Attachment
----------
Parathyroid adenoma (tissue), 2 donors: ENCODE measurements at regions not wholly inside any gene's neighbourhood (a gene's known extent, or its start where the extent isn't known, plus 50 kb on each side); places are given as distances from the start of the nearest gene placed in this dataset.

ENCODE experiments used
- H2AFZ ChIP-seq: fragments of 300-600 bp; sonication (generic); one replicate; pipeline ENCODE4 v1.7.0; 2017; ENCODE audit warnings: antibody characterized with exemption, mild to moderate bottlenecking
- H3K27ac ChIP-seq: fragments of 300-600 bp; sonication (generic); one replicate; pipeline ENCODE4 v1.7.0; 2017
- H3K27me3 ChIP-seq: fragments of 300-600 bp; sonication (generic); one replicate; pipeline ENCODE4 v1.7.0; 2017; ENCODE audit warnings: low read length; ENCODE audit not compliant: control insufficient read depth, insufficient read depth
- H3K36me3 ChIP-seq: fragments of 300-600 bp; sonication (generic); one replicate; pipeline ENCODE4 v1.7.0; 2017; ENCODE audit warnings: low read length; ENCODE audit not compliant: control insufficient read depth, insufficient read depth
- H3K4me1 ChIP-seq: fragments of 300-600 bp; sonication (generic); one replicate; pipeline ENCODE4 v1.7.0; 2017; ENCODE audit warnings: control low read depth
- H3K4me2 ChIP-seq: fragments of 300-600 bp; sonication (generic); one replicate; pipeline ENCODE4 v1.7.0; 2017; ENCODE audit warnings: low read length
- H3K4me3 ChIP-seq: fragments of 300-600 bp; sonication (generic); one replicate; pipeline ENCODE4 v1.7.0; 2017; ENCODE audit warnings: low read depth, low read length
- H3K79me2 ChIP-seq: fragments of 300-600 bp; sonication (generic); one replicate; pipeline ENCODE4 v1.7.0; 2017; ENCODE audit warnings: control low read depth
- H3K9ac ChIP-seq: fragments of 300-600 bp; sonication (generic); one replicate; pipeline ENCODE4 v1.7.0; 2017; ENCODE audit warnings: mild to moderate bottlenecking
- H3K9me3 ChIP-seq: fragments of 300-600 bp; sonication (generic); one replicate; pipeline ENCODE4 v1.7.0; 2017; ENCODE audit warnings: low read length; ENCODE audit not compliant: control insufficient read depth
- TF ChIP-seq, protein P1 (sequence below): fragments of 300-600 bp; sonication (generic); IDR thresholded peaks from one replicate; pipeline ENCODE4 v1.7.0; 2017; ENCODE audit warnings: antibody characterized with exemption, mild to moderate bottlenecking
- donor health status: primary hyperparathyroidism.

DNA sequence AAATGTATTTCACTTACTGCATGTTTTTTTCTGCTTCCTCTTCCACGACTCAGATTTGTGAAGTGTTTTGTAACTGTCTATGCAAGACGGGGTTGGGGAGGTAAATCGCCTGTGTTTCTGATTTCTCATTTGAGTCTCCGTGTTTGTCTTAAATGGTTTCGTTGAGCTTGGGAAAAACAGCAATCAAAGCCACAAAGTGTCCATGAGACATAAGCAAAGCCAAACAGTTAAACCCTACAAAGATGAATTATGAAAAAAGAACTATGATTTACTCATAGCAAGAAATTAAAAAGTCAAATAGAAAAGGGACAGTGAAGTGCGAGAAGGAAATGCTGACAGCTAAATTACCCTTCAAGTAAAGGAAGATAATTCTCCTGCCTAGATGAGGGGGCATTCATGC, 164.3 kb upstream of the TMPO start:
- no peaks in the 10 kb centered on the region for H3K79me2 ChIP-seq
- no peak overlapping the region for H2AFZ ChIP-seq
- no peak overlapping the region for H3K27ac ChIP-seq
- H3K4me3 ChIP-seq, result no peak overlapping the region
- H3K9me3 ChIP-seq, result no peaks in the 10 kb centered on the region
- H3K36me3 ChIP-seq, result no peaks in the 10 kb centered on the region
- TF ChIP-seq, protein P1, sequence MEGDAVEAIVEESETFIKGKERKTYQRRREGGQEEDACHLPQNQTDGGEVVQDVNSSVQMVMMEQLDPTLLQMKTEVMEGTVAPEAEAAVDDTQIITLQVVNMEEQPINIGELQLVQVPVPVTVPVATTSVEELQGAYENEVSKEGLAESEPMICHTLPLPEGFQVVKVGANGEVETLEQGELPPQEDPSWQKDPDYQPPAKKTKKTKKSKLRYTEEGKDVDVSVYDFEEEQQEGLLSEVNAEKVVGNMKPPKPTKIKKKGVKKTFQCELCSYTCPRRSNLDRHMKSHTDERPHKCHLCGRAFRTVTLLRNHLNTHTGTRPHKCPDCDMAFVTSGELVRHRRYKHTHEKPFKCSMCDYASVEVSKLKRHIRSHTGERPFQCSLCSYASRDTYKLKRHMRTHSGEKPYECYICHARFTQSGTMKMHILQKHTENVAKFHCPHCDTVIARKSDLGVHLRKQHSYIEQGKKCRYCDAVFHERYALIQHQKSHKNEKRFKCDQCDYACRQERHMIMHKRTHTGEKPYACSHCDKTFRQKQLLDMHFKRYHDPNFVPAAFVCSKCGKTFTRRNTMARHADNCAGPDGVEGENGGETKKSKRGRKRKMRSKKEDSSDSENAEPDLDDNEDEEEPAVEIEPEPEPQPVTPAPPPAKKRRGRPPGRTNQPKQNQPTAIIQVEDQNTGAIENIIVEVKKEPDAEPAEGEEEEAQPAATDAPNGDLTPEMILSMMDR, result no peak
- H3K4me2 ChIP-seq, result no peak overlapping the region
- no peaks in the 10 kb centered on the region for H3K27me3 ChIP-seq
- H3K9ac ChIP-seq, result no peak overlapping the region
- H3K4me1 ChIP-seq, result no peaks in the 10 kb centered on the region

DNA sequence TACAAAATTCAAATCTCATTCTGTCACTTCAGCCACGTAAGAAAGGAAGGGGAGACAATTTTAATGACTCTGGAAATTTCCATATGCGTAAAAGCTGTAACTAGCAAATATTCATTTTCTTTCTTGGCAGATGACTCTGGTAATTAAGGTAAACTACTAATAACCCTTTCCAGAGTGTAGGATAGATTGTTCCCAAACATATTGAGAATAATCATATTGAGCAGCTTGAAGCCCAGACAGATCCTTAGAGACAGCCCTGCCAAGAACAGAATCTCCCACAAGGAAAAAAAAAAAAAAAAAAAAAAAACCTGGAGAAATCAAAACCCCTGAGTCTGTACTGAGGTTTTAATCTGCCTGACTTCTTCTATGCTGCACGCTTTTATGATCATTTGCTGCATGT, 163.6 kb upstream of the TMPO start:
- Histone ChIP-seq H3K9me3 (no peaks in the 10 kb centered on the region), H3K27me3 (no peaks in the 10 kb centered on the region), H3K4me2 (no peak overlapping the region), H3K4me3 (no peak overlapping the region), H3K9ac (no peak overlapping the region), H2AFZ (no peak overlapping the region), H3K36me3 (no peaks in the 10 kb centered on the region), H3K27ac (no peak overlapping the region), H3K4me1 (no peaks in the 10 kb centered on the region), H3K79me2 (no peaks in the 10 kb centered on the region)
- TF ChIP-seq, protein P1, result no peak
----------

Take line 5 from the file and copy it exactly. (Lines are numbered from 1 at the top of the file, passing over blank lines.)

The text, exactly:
- H3K27me3 ChIP-seq: fragments of 300-600 bp; sonication (generic); one replicate; pipeline ENCODE4 v1.7.0; 2017; ENCODE audit warnings: low read length; ENCODE audit not compliant: control insufficient read depth, insufficient read depth